2. Awareness: Don’t grow pot in your basement.
Let’s say you’re growing pot in your basement (not that I’m endorsing this). If you stay down there you’re gonna get the same stuff every time. The pros are mixing pot with their friends and engineering their way right past ya. T-H-C-ya later duuuude. (Sorry, puns may be the lowest form of art. Bad puns, even lower)
Art made in a vacuum is most at home in a vacuum. I know because that’s where so many of my projects have grown and died. Unless you simply want to create for the sake of purging, you must learn from your heroes and be aware of your audience. (Austin Kleon has a great book on this. Thanks JJ and Tricia for telling me about it!)
When the company I was working for decided to start designing patio furniture, I had never paid attention to it before. I didn’t know what shapes and materials had worked their way into the fabric of my culture. I had never paid attention to the chairs that mothers had rocked their babies in, or the love seats teenagers had their first kisses on. Neither had I been watching what the most desirable people were putting on their patios. I might have still been working there if I had cared about that stuff. We need to observe, not only to find the gems of meaning, but also to know what color they are polishing them with.
After I got a B.S. in Mechanical Engineering it might have been foolish but I got another 3.5 year B.S. in Industrial Design when I could have gotten a 2 year masters degree. Anyway, I say this because I’ve seen enough to know that even in Engineering we must reach out of our heads so we can know our tools and find their limits. I designed a couple of potentially patentable patio umbrella mechanisms but we’ll never know if they could be patented because our factory didn’t have tools articulated enough, nor do there exist materials strong enough to make them.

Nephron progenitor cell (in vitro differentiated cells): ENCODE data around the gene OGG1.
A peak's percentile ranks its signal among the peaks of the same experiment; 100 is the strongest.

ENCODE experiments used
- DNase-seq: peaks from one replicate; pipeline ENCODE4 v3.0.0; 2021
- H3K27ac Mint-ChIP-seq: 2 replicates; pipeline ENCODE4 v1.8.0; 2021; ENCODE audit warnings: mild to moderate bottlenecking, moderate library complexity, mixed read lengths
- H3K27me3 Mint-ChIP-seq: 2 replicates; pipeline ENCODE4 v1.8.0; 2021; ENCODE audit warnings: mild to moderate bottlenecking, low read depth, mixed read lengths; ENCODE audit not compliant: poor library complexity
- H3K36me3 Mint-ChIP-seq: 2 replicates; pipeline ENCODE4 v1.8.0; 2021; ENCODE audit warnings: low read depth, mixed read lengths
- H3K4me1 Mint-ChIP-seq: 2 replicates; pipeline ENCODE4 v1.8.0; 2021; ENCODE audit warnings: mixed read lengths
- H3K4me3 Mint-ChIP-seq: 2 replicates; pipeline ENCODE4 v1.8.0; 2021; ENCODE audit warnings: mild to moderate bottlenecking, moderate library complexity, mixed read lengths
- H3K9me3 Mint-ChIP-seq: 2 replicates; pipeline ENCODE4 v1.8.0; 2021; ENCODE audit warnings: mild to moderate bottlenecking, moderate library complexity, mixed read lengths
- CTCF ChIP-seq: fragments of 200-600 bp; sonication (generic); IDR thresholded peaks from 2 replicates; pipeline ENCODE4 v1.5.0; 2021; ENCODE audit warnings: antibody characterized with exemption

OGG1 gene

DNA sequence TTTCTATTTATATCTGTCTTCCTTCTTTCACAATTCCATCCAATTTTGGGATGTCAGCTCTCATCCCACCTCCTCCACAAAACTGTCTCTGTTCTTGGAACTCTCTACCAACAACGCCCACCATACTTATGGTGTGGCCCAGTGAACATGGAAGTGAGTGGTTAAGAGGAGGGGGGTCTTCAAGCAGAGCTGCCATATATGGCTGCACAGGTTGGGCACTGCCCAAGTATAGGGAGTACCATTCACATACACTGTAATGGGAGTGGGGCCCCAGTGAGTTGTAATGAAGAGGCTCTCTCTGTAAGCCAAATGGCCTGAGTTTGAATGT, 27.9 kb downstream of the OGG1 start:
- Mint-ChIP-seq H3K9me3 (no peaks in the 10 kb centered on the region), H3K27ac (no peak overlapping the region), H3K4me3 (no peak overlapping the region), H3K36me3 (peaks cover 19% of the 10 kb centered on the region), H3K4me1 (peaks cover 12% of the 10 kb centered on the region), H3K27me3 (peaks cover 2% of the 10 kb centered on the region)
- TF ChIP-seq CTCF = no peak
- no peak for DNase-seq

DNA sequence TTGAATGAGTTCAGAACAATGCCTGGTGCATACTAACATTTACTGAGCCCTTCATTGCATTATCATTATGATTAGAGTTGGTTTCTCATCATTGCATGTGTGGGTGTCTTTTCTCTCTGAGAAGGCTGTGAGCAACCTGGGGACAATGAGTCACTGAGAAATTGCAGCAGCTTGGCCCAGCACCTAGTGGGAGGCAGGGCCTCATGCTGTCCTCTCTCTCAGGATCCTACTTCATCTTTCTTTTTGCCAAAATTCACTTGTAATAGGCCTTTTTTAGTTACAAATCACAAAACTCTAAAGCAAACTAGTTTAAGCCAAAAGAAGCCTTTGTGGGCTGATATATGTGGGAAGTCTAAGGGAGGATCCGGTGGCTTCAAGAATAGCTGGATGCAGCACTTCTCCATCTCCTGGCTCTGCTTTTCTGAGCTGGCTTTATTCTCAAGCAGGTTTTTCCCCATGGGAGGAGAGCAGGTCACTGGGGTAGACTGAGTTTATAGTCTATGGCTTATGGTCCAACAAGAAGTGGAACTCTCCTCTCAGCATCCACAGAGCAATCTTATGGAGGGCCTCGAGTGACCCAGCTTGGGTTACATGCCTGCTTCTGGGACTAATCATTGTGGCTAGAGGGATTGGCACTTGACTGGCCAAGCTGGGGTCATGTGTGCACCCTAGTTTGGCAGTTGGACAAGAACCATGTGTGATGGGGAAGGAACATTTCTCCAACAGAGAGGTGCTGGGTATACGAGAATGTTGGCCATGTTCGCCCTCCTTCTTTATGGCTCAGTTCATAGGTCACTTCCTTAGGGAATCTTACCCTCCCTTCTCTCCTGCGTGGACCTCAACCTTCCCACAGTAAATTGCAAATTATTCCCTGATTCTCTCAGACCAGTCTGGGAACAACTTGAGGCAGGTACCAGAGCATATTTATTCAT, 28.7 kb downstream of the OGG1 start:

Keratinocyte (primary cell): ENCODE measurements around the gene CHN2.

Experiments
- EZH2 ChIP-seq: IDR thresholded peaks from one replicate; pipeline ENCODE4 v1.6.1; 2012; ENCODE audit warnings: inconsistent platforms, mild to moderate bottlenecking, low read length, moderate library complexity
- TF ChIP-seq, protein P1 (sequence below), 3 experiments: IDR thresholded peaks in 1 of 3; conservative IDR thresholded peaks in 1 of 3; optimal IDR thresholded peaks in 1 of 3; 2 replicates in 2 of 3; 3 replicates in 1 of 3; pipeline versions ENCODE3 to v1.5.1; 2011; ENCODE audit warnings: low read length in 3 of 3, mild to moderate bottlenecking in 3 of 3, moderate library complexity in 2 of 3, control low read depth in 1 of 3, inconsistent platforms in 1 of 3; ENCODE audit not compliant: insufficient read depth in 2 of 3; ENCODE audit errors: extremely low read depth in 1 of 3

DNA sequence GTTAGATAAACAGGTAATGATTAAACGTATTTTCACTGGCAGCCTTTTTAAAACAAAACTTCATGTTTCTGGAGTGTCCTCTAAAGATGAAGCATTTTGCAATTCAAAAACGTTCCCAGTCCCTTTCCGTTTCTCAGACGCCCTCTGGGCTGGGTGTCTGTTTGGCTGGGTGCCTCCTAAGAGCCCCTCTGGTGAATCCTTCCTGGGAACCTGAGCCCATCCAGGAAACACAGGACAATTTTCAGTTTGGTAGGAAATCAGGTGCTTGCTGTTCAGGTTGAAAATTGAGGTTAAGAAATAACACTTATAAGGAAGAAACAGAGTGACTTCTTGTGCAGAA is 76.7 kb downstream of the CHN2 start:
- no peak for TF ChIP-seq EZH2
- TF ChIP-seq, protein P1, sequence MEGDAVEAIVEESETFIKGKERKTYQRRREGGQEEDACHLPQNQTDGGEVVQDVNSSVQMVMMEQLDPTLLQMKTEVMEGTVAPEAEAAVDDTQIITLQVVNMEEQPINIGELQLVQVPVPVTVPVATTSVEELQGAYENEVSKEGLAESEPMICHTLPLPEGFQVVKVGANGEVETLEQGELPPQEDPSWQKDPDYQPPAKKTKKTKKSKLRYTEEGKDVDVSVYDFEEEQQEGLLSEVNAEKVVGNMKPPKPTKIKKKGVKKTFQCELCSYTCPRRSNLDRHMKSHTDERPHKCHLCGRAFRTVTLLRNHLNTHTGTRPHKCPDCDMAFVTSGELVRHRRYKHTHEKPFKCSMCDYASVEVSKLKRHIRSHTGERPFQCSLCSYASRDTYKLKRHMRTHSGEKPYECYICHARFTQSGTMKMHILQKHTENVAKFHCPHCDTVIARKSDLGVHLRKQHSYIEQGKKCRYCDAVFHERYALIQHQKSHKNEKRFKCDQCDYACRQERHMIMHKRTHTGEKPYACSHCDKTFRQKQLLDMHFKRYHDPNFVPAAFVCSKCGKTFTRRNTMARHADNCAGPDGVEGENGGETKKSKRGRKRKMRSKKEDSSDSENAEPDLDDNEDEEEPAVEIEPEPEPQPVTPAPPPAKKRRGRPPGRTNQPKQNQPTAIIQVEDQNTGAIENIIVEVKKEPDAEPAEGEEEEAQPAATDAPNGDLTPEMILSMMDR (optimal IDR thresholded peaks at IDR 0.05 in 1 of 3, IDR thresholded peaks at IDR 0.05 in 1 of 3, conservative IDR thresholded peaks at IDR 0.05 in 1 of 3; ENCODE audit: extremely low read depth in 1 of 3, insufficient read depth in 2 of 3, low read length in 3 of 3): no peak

You gotta look out of your head.
However, after you look at what everybody else likes and does, the keenest gage for what you can best give to the world is finding what YOU love. LOVE. And pursuing your unique version of it, in your specific style.
And also, don’t let what the other guys are doing limit you. I have never seen a flip book in a novel, but after I wrote my 200-page book I thought, “That’s a lot of pages. I can draw. I’ll give my novel a flipbook.” And when someone sees that flipbook, it’s usually when they decide to buy the book.
I like to watch movies, but since I am unhealthily obsessed with being productive, I’ll turn it into research. When I watch movies at home I open up my iPad and take notes on storytelling. (I broke my notes out for the first time in the theater last weekend because the movie “Whiplash” was so good. Sorry people behind me!). I wait until something is sparked inside of me and then I ask myself, why did I like that? Or what do I hope will happen, and why? And then I try to use that to inform my own work. We can do this with everything we observe. Do it with billboards, magazine articles, pieces of music, even people’s social interactions. Notice what you and other people love, observe what works and what doesn’t, figure out why, then take that knowledge home to help you master your craft.
Sneak peek at the other rules:
1.Value: Unbury gems and polish them
2.Awareness: Don’t grow pot in your basement
3.Audience: Don’t call your girlfriend fat
4.Pure Beauty: That bird’s got bugs
5.Genius: Feed your monster
6.Focal Point: Give them a paper weight
7.Patterns and Variations: If life is a series of roads, give me some windows to look in
8.Storytelling: Give all art the guts of a joke
9.Details: Dress your art to the T, even when it’s skateboarding clothes
10.Brand: The singer has to be as cool as the song
11.Bonus rule: There are too many rules to know, but try
Raw Spoon 2-22-15